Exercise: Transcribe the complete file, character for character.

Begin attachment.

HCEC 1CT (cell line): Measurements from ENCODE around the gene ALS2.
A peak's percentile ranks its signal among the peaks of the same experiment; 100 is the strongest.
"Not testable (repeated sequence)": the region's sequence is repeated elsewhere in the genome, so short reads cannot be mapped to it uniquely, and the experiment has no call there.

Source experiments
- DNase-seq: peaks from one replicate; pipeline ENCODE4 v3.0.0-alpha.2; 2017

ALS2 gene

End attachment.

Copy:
HCEC 1CT (cell line): Measurements from ENCODE around the gene ALS2.
A peak's percentile ranks its signal among the peaks of the same experiment; 100 is the strongest.
"Not testable (repeated sequence)": the region's sequence is repeated elsewhere in the genome, so short reads cannot be mapped to it uniquely, and the experiment has no call there.

Source experiments
- DNase-seq: peaks from one replicate; pipeline ENCODE4 v3.0.0-alpha.2; 2017

ALS2 gene